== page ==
HomeOn Gratitude Road

On Gratitude Road

When Miles and Emery Golson set out to build a homestead, they took the first small step with beauty and efficiency in mind.

It took a handful of visits to the sprawling 35–acre plot north of Fort Collins before Miles and Emery Golson noticed the address: Gratitude Road. “It was an epiphany. It just fits with our mentality,” Miles, a marketing consultant with a focus on sustainability, says. The young couple (Miles is 29 and Emery is 27) jumped at the chance and, along with Fort Collins’ HighCraft Builders, began dreaming up a house befitting the pastoral backdrop. The final result is a modern-day homestead with room to grow.

The farm—christened Shady Grove Farms for the Golsons’ favorite spot on the property—is more than just a home, it’s central to their passion: food, and food as medicine. “We’re passionate about healthcare and nutrition and we love the idea of growing our own food,” Miles says. Emery is trained in herbal medicine. Of the 35 acres, they plan to plant about two, run chickens and goats and eventually a couple cows, and leave the rest wild. The couple, who originally hail from Kansas City, will harvest what they need and donate the rest or sell it from a farm stand. Emery also conducts herbal medicine classes on the land.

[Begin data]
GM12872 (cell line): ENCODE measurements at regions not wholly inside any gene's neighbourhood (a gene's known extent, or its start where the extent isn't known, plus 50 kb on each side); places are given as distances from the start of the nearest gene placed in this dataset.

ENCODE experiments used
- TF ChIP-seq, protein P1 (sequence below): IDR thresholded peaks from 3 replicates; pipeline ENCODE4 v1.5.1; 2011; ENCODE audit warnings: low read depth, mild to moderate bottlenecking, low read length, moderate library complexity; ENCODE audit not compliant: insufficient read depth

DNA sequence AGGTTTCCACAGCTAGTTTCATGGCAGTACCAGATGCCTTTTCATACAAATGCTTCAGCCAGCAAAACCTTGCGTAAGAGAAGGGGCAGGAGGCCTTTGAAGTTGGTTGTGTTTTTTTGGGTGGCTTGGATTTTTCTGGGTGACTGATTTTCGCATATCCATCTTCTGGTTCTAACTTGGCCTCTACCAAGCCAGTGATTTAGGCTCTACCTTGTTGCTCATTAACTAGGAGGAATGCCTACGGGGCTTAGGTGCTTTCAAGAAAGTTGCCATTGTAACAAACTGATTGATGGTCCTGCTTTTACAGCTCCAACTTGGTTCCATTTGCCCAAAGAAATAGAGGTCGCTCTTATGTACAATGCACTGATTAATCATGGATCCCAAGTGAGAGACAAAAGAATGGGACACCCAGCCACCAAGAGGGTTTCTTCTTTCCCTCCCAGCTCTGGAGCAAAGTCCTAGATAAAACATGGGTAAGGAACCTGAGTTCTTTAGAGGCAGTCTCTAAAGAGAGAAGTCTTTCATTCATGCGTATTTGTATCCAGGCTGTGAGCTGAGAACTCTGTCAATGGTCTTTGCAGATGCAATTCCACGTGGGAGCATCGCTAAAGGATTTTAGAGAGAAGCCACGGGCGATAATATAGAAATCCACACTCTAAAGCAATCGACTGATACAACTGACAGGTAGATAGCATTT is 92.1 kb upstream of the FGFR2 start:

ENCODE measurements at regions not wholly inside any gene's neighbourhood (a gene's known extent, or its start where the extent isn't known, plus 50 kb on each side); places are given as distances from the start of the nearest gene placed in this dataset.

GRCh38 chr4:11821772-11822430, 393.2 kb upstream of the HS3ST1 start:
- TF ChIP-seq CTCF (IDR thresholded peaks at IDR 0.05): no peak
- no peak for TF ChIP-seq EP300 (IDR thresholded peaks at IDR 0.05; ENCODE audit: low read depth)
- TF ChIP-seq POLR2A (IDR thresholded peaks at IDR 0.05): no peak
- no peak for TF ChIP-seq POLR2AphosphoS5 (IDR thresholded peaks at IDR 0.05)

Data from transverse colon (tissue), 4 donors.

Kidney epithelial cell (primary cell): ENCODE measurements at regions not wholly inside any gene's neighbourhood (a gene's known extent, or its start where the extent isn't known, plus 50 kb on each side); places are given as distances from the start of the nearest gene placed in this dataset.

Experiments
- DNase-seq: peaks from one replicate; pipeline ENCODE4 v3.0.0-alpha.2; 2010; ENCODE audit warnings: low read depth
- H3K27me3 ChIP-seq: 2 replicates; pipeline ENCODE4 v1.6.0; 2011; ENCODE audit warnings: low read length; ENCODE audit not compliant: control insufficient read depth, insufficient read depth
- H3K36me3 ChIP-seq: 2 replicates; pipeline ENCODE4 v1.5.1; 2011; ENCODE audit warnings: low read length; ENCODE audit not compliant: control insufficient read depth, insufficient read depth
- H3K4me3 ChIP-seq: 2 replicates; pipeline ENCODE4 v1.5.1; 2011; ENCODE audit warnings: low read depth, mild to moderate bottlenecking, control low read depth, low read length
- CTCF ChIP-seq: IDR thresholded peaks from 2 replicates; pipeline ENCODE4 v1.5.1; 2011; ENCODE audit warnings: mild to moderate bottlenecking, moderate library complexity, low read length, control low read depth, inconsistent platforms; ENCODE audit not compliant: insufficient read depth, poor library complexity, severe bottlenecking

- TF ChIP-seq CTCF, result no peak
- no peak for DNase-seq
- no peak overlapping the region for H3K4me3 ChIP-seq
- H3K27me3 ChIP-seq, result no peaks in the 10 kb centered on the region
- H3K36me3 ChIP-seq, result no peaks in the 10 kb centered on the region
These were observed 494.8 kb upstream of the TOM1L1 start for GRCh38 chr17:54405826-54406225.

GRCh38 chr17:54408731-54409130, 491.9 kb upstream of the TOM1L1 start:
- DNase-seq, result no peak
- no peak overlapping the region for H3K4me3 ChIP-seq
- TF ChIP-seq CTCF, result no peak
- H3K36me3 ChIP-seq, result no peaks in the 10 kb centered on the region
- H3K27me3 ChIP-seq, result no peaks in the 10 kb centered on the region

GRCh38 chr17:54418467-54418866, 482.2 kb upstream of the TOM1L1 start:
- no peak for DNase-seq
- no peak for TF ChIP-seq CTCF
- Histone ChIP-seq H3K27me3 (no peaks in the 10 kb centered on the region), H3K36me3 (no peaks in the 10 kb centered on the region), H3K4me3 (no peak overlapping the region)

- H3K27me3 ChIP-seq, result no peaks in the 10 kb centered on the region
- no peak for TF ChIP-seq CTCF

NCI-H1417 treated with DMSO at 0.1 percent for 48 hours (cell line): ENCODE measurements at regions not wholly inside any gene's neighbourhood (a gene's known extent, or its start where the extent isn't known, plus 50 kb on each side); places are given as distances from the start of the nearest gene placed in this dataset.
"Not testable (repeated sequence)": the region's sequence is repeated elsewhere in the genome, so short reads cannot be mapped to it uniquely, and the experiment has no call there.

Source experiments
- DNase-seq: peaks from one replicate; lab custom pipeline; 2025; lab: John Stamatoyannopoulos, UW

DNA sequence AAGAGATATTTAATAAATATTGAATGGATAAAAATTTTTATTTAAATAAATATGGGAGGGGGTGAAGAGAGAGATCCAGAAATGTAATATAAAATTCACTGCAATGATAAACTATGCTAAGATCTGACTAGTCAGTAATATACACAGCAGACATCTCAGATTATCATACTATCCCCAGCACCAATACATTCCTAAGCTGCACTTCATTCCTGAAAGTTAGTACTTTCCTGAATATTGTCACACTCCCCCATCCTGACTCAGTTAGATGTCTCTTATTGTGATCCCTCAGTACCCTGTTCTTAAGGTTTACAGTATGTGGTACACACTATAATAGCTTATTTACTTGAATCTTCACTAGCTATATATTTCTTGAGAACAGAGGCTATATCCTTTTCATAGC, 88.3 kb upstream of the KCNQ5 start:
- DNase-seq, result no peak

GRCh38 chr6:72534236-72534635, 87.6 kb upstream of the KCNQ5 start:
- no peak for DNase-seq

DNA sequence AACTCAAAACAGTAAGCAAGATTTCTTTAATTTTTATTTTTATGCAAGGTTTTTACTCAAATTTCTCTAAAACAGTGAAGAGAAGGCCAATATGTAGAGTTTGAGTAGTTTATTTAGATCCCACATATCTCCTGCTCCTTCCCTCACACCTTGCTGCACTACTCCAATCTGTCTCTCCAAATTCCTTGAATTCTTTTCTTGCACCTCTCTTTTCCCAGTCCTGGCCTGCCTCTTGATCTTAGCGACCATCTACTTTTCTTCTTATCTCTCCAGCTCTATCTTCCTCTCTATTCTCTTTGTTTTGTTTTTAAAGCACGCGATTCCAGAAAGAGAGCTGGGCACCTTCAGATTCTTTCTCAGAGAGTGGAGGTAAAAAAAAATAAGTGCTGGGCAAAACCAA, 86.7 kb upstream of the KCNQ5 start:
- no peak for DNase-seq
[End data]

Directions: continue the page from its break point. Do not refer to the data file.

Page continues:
The design of the house and the attached greenhouse perfectly meld with the Golsons’ holistic goals. The idea was to make it as energy efficient as possible. Even simple decisions, like the orientation of the roofline, had conservation in mind (it’s oriented to the sun to maximize passive solar heat).